As deputies from the Stafford County Sheriff’s Office fanned out recently to find a suspect, Lt. Christopher Neuhard’s eyes were on the skies.
Neuhard coordinates the office’s drone program, and one morning he and two technicians used the department’s Unmanned Aircraft System to look for a reportedly armed man running through a neighborhood after allegedly breaking into a house.
The technicians focused on the live images the drone camera transmitted to a screen hung on the side of their van, while Neuhard alternated his attention between the screen and the drone.
Drones have been in use in Stafford County since 2016, shortly after Virginia allowed police to use them. Since then, other counties, including Fairfax, Fauquier, Loudoun, and Prince William, have added the technology.
A drone gives officers a wider perspective when searching for suspects or missing people, or a look into tight, potentially unsafe places: Neuhard recalls flying a drone into an attic to see where a potentially armed suspect was hiding. Drones can help with accident reconstruction, which he hopes will lead to quicker road clearances. They are used to monitor barricade and hostage situations and are often used in conjunction with helicopters. Fairfax County police said a drone helped them resolve an August barricade situation.
In Fairfax County, where the UAS program started in 2019, police have flown at least 31 drone missions this year. In Prince William County, the program has been in place since September 2021; so far this year, it’s used drones nearly 80 times. Arlington County, according to a spokeswoman, is in the process of developing its drone program.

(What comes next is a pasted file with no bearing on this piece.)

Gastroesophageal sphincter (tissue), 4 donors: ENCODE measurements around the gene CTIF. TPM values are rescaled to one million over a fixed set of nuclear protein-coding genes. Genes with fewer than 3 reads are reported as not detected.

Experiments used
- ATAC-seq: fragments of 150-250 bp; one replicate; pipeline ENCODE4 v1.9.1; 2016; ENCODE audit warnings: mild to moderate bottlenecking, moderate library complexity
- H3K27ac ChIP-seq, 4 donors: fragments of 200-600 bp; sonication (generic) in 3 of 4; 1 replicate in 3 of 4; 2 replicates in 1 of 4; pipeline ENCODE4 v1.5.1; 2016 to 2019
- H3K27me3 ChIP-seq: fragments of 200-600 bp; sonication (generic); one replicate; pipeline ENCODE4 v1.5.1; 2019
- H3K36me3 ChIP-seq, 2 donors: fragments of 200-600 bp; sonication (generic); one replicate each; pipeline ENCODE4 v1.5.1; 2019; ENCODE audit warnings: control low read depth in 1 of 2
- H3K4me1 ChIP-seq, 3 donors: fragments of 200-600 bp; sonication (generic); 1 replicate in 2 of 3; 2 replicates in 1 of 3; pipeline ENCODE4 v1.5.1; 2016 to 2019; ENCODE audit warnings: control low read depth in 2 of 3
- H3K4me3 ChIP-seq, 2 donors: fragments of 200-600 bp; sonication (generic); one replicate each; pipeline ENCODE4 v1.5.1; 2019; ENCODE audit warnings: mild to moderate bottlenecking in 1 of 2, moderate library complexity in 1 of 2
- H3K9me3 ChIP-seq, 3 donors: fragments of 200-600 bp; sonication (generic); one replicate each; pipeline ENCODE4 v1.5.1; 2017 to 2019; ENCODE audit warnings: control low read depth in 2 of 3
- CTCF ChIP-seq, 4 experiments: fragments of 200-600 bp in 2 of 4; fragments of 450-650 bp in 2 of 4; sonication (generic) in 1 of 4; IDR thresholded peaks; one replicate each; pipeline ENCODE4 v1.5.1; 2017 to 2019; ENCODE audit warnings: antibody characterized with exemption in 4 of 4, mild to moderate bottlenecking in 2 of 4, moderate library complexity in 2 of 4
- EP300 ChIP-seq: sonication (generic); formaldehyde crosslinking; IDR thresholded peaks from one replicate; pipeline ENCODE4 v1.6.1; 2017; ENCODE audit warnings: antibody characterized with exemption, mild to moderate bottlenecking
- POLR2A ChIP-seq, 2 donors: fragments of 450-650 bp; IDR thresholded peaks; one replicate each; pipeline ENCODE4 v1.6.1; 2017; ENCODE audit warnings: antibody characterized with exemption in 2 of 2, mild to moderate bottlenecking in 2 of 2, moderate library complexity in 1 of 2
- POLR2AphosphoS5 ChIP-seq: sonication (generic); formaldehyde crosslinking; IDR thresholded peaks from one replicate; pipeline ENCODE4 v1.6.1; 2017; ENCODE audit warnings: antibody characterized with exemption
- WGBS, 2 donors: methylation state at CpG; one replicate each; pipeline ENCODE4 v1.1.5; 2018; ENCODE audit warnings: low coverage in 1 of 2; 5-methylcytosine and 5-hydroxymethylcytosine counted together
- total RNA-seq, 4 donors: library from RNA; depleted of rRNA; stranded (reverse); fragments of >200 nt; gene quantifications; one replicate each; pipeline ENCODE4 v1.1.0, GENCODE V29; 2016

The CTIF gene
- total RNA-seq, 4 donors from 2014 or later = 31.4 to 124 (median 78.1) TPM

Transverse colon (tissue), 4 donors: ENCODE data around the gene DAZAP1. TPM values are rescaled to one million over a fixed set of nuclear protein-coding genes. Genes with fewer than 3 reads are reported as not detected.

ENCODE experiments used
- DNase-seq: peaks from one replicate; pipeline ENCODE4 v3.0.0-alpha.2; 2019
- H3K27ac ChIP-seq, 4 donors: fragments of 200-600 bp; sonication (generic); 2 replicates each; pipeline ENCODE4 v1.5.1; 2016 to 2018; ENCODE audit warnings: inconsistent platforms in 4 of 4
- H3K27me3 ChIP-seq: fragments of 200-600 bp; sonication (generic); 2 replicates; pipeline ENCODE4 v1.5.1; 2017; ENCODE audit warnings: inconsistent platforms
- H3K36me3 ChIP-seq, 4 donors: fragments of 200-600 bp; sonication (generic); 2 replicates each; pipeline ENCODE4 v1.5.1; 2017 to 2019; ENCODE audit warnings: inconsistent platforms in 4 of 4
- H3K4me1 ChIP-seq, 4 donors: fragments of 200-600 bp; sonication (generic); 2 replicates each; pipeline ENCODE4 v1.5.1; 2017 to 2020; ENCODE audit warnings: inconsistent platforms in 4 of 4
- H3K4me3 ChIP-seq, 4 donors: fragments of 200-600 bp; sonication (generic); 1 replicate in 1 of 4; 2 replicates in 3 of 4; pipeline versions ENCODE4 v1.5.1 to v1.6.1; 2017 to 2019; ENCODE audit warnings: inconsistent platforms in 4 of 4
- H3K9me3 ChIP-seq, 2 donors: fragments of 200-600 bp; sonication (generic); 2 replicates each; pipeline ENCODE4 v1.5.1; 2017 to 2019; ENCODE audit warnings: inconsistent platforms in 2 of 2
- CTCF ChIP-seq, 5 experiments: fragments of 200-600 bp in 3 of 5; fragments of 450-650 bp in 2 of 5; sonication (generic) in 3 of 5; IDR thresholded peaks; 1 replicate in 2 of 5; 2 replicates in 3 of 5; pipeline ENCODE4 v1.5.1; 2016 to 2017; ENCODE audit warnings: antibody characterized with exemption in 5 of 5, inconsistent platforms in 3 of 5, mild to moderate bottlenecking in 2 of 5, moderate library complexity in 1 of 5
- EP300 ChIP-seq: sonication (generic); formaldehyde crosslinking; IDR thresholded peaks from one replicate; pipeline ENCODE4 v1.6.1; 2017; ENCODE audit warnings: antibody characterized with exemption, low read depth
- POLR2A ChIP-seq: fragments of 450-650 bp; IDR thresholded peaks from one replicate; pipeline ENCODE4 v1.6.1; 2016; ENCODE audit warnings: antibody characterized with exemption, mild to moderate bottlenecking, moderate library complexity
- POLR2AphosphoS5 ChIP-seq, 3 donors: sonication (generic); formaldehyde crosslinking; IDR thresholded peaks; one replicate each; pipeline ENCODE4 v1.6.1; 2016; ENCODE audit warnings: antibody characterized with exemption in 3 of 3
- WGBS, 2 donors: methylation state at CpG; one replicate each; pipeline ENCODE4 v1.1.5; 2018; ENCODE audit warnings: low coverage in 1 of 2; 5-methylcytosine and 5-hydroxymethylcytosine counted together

Drone pilots are trained and certified by the Federal Aviation Administration. But there are restrictions under FAA rules and Virginia law: The drone must remain in sight. It can’t go less than 500 feet below the clouds, or 400 feet from the ground, whichever is lower. And authorities have to get a search warrant or the permission of the property owner, unless someone is in immediate danger.
At the beginning of the program, Neuhard says, “People asked us about privacy concerns,” adding that they didn’t want drones “just randomly flying over” their homes. Transparency was key. “We wanted to be very up-front with what we were doing. We wanted people to have that confidence in us.”
In the end, Neuhard says they didn’t catch the suspect. They later learned that he jumped into a car before they even had a chance to set up. Weather and foliage can also thwart missions; Neuhard says that inside houses, “We’ve been defeated by garbage bags. … I’ve been defeated by a dreamcatcher” that got caught in the drone’s propeller blades.
Still, Neuhard calls the drone program “a tremendous safety enhancement for both us and the community.”
Feature image courtesy Fairfax County Police Department
This story originally ran in our December issue. For more stories like this, subscribe to Northern Virginia Magazine.